So far I've been learning and experiencing so much that it's hard to distill into words. I'm not sure what memories will be more important to me: the things I learned about history and culture, or the little moments and inside jokes I shared with friends between classes. As of right now, I'm just trying to document everything as best I can: keeping a journal, writing things people say in my notebook, and publishing on this blog. I've also been feeling the itch I get when I haven't written creatively in a while. Stay tuned for a post next week about staying creative while abroad. (Hint: it's not easy, but it's doable).

Until next time, ciao!

Incredible early-morning view from my Italian classroom

Saturday, January 9, 2016

Florence, Week #1: In Which I Watch a Medieval Parade, Meet my Host Family, and Have a Food Epiphany

My first glimpse of Firenze

Despite all of my fears leading up to this trip, the morning of my flight to Florence dawned along with my acceptance that yes, I was actually going to spend an entire semester away from home, and yes, everything would be ok. The flights and arrival were pretty uneventful. I took a cab to the hotel where we stayed for the first few days and lucked into meeting the director of the London part of the program. She was just as excited to be visiting Florence for a few days as I was to be visiting for two months, and we hit it off immediately. I also happen to be in her London theatre class for the second half of the semester, which I am super excited about.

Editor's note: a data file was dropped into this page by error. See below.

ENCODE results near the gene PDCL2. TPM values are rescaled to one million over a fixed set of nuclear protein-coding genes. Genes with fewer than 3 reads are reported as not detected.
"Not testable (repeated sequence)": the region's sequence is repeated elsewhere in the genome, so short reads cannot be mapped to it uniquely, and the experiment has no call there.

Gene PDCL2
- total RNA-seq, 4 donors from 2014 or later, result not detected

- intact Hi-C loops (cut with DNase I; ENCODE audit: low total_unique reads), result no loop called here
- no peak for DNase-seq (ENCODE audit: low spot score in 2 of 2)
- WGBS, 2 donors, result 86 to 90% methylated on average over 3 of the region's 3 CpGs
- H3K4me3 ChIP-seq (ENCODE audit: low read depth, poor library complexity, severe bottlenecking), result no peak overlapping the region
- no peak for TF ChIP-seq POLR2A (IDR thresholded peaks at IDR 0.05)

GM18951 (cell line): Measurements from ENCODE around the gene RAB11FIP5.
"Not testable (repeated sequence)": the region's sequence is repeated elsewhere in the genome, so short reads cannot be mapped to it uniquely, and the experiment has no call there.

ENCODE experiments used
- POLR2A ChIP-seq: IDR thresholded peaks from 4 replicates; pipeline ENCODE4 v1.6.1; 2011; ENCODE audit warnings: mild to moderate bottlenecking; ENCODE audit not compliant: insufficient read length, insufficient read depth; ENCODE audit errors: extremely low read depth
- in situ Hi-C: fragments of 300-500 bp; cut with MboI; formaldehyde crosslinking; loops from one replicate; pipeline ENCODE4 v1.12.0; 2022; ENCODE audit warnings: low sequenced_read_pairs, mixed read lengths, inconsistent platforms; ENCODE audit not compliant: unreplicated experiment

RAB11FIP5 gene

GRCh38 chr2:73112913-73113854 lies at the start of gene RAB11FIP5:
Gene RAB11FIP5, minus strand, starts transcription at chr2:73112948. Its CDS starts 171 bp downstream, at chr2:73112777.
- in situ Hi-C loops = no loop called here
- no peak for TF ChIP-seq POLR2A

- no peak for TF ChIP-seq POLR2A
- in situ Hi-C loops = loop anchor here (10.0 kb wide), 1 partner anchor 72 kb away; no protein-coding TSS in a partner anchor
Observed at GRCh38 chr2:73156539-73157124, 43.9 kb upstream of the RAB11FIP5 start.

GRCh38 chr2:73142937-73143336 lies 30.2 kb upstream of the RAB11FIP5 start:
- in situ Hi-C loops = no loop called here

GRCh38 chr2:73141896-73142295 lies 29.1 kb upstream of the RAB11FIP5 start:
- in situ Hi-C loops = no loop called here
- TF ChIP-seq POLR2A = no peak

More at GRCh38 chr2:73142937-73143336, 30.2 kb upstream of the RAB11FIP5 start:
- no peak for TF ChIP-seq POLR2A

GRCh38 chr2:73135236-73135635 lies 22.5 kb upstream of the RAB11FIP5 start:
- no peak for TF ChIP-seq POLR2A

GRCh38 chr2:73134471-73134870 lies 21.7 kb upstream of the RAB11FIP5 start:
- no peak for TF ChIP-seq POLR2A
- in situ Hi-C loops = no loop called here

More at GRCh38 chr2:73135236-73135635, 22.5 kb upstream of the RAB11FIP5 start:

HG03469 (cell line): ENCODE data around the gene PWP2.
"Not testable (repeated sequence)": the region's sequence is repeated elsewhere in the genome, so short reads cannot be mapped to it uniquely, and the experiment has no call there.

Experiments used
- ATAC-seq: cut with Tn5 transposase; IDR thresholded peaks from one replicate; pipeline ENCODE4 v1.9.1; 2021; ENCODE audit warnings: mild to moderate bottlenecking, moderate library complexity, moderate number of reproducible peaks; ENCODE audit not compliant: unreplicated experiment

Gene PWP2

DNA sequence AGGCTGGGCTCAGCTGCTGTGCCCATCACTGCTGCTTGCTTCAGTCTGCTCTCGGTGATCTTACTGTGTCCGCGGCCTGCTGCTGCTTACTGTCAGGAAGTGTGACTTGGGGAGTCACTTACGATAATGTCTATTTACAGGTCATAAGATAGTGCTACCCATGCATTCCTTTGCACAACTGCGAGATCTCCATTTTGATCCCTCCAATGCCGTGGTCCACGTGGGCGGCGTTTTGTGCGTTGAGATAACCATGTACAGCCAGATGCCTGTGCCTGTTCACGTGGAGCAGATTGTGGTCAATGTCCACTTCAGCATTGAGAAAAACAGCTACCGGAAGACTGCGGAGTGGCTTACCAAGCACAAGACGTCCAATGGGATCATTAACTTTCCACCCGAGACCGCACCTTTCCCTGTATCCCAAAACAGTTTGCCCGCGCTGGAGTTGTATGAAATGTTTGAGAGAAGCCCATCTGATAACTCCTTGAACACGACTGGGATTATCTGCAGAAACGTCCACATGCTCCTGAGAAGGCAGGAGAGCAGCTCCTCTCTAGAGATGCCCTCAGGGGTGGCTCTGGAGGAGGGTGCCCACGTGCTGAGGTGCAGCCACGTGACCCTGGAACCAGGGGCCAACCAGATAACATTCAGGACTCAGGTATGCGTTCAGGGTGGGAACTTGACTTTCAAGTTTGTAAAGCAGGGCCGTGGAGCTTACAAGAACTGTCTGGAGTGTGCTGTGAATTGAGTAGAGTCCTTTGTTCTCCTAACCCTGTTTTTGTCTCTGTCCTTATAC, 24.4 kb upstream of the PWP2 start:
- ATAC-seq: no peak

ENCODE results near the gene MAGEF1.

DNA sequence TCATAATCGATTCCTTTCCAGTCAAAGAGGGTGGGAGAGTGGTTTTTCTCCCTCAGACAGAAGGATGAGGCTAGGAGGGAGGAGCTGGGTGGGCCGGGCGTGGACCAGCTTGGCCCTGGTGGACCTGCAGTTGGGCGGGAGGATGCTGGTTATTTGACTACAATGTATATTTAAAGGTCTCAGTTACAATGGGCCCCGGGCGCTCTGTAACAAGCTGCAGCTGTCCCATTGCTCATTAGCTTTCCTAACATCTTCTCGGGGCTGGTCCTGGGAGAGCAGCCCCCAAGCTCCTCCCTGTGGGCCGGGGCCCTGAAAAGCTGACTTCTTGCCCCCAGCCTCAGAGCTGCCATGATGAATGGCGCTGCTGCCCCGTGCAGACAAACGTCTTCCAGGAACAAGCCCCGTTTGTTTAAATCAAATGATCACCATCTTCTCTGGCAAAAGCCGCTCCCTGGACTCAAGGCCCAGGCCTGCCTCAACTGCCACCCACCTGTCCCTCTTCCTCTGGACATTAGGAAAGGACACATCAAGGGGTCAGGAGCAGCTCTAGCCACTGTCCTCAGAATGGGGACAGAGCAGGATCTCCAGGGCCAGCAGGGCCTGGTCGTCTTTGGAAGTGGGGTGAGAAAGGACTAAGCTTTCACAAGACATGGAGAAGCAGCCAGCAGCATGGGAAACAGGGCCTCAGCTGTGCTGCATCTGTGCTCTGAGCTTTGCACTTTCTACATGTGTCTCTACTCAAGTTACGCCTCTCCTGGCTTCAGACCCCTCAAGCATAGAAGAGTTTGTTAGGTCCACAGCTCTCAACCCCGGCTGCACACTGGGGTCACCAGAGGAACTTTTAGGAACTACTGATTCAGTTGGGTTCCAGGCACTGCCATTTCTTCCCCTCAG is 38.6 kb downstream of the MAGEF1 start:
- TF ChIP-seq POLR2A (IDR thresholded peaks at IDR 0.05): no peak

Right now, my first week feels like a blur of introductions, orientation meetings, and lots and lots of walking. Breathtaking is the only word I can think of to describe seeing the Duomo for the first time, and even that doesn't seem to do it justice. If you've seen photos of the Eiffel tower, you can kind of get a sense of what it's like in real life, but the Duomo is a different beast entirely. It is altogether more colorful, intricate, and imposing than any photo of it I've ever seen. In photos the facade looks flat and smooth, but in reality each section is carved with stone lattice work or statues of important figures. As you walk away from it down one of the narrow cobblestone streets, be sure to turn and look over your shoulder. It looks as though you've entered some alternate dimension, and all that's left where you were standing is a towering wall of marble.

My first glimpse of the Duomo

On Tuesday (my birthday!) we moved in with our host families. My host parents are named Christina and Bruno, and they couldn't be sweeter. We sit at their kitchen table every night with Italian television murmuring in the background, and try to make conversation in Italian. Everyone says that Italian is similar to Spanish, but my five years of Spanish hasn't helped me with vocabulary one bit. I suppose grammatically the two languages are comparable, but that doesn't make remembering that "very" is not "muy" but "multo" any easier. Despite this, I think I'm picking up Italian so much faster than I thought I would. Even the first night with my host family, while trying to form dinner conversation on exactly two days of Italian class, went smoother than I imagined. It helps that our Italian professor, Luigi, is one of the best language teachers I've ever had. He's sharp and funny, and entirely un-intimidating. His enthusiasm makes you want to speak up in class, and in another language no less!